2000-11-25 / Columnists

Short Takes

It’s all too good to be true. First we find that we are going to get a Glatt Kosher deli in the west end. Then, there is word that the refurbished gas station across from the Exercise Club will soon be both a Subway and a Krispy Kreme outlet. What more can we ask for?

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Rockaway’s own Kenny Vance (of Planatone fame) is the musical arranger for a new movie, "Looking for an Echo," which opened recently at theaters near you (unless you live in Rockaway). The movie is about a topic close to Kenny’s heart – the Doo Wop scene in Brooklyn in the 1950’s. See it and you’ll enjoy it.

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The boys from Broad Channel deserve our congratulations. The Shamrock Pee Wees defeated a tough Seaford team 26-12 in front of a huge crowd at Memorial Field in the Channel last Sunday. Quarterback Ronnie Lonnborg and running backs Frank Laino, Jack Tubridy and Brian Wallace led the team. Wallace scored the firs touchdown for the Shamrocks with a 20 yard run. The team will host the championship game this Sunday against an extremely tough West Babylon team. The kickoff will be at 1 p.m. It is recommended that drivers park their cars along Cross Bay boulevard, as the parking field will fill quickly for this big game.

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The election fiasco in Florida reminds me a bit of "Freedonia," the mythical and dysfunctional land created by the Marx Brothers in their 1933 film, "Duck Soup." Who will win? Who cares? Let’s just get it over with and move on. One of the pundits on television made the point that only half of the nation voted and that they split roughly in half on the issue of who would be president. That means that only one-quarter of the population will have elected the new president in any case. Perhaps it is time for ballot reform. Rather than looking to do away with the Electoral College (it still serves a useful purpose), why not standardize the ballot, standardize the hours so that all polls close at the same time, and standardize the machinery used to count the votes? That would go a long way to stopping problems, but nothing would have stopped the problems seen in this election because it was just too close and there were too many problems with the logistics of the vote.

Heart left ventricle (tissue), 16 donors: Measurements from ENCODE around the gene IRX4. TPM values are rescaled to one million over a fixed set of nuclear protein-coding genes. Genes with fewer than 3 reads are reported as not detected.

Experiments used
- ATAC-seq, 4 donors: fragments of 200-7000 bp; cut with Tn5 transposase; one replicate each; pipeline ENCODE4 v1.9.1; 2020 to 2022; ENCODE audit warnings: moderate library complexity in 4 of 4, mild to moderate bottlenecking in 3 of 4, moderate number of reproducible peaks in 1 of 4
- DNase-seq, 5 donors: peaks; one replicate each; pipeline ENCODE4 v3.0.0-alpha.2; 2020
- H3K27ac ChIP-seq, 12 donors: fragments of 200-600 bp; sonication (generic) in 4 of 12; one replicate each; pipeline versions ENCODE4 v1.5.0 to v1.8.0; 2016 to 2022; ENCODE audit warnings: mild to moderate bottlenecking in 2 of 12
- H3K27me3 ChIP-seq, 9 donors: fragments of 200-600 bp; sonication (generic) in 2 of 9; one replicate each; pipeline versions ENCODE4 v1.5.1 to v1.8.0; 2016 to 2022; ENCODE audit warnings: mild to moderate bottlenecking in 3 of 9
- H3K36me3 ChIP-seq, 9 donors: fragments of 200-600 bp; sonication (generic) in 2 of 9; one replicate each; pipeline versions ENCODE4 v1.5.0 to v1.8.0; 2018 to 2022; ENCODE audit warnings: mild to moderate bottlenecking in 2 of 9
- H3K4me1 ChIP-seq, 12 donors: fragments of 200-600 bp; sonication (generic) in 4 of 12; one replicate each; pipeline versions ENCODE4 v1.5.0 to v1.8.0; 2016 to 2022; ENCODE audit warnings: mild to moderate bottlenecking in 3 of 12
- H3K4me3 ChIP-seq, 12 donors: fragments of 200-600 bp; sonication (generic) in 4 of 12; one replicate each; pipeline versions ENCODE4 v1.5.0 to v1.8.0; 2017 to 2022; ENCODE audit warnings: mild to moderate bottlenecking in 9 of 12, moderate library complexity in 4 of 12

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Speaking of politics, my son and I traveled to Boston (MA) last weekend for an all-day seminar on the life and times of Robert Kennedy held at the JFK Presidential Library and Museum. On the panel that day were such old Kennedy hands as Joe Dolan (RFK’s administrative assistant), Ed Guthwin (RFK’s press liaison at the Department of Justice), Tony Lewis (covered politics and the supreme court for the New York Times. Wrote "Make No Law"), John Seigenthaler (administrative assistant to RFK at Justice), Ted Sorenson (policy advisor to both JFK and RFK and a prolific author about the era), Harris Wofford (special assistant to JFK specializing in civil rights, US Senator from Pennsylvania) and Kathleen Kennedy Townsend (RFK’s oldest daughter and the Lt. Governor of Maryland). There were a couple of thoughts that struck me as I listened to them talk about both John and Bobby. The first was that they don’t make government officials like those any more. The second was that they will all soon be gone and there will be nobody left to tell us what it was really like to sit in the oval office and plan the reaction to missiles in Cuba or to meet with Martin Luther King and Caesar Chavez to discuss the events going on during the dark days of the 1960’s. Just listening to them spin tales of those days brought back the horror and the futility we felt over the events of 1968, but strengthened the belief that it takes strong leadership to successfully live through them. There are no strong leaders such as that today. That fact has been made even clearer by the recent events that point out that all we have left today are "spin doctors" and lawyers. With all of their faults (and they had plenty) there are no politicians today that can inspire and move the population to action like both JFK and RFK could. Compare JFK with either Gore or Bush and compare RFK with either Hillary or Chuck and you will see what I mean.